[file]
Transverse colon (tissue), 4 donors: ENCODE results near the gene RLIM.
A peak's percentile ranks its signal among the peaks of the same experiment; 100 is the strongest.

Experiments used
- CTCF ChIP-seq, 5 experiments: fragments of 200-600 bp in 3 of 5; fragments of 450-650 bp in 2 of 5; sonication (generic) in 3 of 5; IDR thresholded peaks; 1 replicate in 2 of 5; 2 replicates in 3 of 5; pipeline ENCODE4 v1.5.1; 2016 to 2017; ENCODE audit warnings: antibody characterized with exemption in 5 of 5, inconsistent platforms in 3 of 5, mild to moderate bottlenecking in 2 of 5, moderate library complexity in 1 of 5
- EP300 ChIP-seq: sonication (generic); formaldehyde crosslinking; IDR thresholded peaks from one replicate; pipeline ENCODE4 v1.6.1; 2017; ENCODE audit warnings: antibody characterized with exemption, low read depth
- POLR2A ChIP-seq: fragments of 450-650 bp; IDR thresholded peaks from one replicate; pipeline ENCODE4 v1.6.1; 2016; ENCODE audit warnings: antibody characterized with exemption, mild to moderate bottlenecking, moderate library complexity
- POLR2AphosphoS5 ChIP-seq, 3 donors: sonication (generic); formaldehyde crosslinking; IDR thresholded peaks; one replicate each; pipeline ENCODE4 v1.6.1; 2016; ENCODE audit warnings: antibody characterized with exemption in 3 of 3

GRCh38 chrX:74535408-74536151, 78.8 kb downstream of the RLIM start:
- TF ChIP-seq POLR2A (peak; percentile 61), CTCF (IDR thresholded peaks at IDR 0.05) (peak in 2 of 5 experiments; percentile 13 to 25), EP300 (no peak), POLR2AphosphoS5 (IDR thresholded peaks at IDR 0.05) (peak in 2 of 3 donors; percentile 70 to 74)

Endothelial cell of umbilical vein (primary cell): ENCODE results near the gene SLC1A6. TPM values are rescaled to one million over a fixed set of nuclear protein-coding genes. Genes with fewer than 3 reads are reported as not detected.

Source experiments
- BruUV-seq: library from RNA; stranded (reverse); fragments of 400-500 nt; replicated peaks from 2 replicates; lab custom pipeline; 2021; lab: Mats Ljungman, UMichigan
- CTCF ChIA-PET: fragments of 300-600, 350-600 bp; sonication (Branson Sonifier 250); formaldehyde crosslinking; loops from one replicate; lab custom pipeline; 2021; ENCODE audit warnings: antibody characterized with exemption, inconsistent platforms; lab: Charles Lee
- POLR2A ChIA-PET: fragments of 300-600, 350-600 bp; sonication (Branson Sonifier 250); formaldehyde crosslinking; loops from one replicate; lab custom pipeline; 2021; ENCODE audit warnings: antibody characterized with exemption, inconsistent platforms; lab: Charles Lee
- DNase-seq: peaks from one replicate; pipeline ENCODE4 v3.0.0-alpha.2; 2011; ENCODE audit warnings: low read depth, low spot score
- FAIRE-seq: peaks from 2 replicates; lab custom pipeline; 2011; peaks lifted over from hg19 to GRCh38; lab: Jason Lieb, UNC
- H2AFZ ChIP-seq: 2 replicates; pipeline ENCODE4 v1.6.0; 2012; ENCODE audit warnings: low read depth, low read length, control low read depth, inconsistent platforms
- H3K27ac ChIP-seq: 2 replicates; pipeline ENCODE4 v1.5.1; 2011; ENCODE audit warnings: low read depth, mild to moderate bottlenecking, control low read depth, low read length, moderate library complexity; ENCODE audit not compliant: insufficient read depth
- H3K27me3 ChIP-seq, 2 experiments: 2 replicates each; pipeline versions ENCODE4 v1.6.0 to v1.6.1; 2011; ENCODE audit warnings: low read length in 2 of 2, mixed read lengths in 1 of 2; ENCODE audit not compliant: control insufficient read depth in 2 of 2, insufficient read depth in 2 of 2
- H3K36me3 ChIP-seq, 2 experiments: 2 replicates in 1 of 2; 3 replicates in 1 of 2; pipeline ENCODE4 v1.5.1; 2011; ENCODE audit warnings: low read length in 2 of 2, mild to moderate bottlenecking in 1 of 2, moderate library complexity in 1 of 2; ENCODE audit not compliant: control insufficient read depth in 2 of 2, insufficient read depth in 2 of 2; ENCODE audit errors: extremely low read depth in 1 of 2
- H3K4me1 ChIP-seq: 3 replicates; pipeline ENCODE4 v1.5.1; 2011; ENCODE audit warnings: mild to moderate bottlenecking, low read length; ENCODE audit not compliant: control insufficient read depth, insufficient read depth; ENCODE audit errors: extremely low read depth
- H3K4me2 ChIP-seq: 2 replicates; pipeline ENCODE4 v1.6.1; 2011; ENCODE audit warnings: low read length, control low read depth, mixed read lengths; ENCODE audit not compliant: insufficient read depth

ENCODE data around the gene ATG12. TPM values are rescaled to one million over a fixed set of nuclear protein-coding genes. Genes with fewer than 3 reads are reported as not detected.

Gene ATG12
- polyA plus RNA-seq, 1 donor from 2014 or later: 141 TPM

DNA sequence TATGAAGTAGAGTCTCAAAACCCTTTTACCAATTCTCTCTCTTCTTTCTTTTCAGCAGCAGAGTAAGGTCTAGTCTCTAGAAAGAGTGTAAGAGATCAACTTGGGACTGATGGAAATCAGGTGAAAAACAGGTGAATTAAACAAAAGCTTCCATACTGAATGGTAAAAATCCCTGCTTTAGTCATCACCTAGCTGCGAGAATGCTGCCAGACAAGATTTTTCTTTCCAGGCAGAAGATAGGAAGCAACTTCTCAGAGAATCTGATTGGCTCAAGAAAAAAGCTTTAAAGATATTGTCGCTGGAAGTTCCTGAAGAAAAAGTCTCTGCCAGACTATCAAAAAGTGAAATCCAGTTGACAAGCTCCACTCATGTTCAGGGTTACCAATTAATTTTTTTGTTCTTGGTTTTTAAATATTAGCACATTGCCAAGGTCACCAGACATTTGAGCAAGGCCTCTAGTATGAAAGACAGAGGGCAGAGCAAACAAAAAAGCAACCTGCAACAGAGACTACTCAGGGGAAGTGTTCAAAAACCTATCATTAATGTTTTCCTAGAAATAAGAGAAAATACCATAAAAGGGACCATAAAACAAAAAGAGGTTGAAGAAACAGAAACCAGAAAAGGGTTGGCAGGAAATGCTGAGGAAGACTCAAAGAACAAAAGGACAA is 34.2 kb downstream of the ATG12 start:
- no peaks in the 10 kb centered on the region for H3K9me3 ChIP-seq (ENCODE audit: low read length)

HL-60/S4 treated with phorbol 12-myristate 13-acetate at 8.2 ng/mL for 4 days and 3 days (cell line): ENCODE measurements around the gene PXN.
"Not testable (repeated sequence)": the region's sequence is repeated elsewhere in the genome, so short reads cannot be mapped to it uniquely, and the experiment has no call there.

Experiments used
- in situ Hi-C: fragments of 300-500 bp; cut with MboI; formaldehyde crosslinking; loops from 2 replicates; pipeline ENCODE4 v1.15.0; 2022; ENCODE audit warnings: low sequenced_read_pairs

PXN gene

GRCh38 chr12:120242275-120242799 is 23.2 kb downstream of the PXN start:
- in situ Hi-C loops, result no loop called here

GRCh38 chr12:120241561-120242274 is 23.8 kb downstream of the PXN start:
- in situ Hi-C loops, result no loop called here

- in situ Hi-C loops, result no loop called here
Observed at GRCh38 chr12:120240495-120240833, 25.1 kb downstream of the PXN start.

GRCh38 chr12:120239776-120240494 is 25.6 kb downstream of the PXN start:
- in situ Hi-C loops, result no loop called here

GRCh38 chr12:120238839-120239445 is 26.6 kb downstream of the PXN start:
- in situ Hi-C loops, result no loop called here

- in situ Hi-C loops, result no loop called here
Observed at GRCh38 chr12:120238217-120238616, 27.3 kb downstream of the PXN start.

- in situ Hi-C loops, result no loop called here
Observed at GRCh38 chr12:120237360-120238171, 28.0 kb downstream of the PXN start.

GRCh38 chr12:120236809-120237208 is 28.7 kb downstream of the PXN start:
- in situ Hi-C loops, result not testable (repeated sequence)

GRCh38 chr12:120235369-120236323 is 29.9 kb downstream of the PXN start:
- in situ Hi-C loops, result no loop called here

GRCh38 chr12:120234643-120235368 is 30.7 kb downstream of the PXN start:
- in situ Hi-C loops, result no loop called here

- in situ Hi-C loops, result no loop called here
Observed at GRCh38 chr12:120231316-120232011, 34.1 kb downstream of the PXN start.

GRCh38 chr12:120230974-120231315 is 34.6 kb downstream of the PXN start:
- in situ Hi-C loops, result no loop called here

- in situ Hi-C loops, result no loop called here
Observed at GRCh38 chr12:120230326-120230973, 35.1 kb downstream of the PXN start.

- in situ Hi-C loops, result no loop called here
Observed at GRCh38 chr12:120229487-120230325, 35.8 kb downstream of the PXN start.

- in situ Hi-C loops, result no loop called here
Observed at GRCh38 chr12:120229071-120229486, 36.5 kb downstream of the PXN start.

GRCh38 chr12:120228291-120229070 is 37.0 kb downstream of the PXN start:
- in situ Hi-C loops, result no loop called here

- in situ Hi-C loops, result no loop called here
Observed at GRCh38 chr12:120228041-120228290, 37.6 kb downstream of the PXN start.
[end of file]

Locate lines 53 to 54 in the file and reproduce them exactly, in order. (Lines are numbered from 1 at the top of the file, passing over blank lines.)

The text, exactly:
- in situ Hi-C loops, result no loop called here
Observed at GRCh38 chr12:120231316-120232011, 34.1 kb downstream of the PXN start.